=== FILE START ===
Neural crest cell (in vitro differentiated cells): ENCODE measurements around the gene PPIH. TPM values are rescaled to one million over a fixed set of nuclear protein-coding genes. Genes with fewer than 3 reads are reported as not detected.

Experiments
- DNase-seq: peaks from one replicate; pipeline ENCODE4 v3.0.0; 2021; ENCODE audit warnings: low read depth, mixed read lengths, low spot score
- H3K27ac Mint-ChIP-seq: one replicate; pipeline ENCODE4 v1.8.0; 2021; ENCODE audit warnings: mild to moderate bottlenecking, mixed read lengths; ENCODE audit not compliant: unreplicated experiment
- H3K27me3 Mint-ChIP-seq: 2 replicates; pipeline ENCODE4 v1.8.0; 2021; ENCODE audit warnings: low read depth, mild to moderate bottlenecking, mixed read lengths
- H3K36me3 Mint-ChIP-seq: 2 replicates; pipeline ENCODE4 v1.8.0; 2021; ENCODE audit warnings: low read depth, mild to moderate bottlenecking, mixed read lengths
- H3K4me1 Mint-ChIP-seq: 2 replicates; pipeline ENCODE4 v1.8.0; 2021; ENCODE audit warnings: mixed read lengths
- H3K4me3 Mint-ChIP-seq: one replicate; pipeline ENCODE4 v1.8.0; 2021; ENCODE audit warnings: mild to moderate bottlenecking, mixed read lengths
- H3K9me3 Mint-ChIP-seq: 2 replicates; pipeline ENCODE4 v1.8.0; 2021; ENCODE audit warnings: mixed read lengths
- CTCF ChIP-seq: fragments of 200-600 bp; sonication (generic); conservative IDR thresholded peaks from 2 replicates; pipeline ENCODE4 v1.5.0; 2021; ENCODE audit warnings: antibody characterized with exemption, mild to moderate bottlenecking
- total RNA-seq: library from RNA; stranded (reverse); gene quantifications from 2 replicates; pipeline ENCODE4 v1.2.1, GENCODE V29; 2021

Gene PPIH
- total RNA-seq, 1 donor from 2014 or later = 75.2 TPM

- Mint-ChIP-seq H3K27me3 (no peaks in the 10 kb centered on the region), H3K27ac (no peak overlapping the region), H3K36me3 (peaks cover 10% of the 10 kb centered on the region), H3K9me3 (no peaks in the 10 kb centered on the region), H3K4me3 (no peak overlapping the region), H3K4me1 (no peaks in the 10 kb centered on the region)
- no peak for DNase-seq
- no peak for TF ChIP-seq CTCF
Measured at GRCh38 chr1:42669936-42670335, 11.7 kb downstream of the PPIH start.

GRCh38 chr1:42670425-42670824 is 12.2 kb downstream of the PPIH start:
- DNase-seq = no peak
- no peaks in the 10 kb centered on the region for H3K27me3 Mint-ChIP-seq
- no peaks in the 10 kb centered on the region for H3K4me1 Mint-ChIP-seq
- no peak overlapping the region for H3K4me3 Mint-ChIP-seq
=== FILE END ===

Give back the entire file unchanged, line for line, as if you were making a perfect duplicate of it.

Neural crest cell (in vitro differentiated cells): ENCODE measurements around the gene PPIH. TPM values are rescaled to one million over a fixed set of nuclear protein-coding genes. Genes with fewer than 3 reads are reported as not detected.

Experiments
- DNase-seq: peaks from one replicate; pipeline ENCODE4 v3.0.0; 2021; ENCODE audit warnings: low read depth, mixed read lengths, low spot score
- H3K27ac Mint-ChIP-seq: one replicate; pipeline ENCODE4 v1.8.0; 2021; ENCODE audit warnings: mild to moderate bottlenecking, mixed read lengths; ENCODE audit not compliant: unreplicated experiment
- H3K27me3 Mint-ChIP-seq: 2 replicates; pipeline ENCODE4 v1.8.0; 2021; ENCODE audit warnings: low read depth, mild to moderate bottlenecking, mixed read lengths
- H3K36me3 Mint-ChIP-seq: 2 replicates; pipeline ENCODE4 v1.8.0; 2021; ENCODE audit warnings: low read depth, mild to moderate bottlenecking, mixed read lengths
- H3K4me1 Mint-ChIP-seq: 2 replicates; pipeline ENCODE4 v1.8.0; 2021; ENCODE audit warnings: mixed read lengths
- H3K4me3 Mint-ChIP-seq: one replicate; pipeline ENCODE4 v1.8.0; 2021; ENCODE audit warnings: mild to moderate bottlenecking, mixed read lengths
- H3K9me3 Mint-ChIP-seq: 2 replicates; pipeline ENCODE4 v1.8.0; 2021; ENCODE audit warnings: mixed read lengths
- CTCF ChIP-seq: fragments of 200-600 bp; sonication (generic); conservative IDR thresholded peaks from 2 replicates; pipeline ENCODE4 v1.5.0; 2021; ENCODE audit warnings: antibody characterized with exemption, mild to moderate bottlenecking
- total RNA-seq: library from RNA; stranded (reverse); gene quantifications from 2 replicates; pipeline ENCODE4 v1.2.1, GENCODE V29; 2021

Gene PPIH
- total RNA-seq, 1 donor from 2014 or later = 75.2 TPM

- Mint-ChIP-seq H3K27me3 (no peaks in the 10 kb centered on the region), H3K27ac (no peak overlapping the region), H3K36me3 (peaks cover 10% of the 10 kb centered on the region), H3K9me3 (no peaks in the 10 kb centered on the region), H3K4me3 (no peak overlapping the region), H3K4me1 (no peaks in the 10 kb centered on the region)
- no peak for DNase-seq
- no peak for TF ChIP-seq CTCF
Measured at GRCh38 chr1:42669936-42670335, 11.7 kb downstream of the PPIH start.

GRCh38 chr1:42670425-42670824 is 12.2 kb downstream of the PPIH start:
- DNase-seq = no peak
- no peaks in the 10 kb centered on the region for H3K27me3 Mint-ChIP-seq
- no peaks in the 10 kb centered on the region for H3K4me1 Mint-ChIP-seq
- no peak overlapping the region for H3K4me3 Mint-ChIP-seq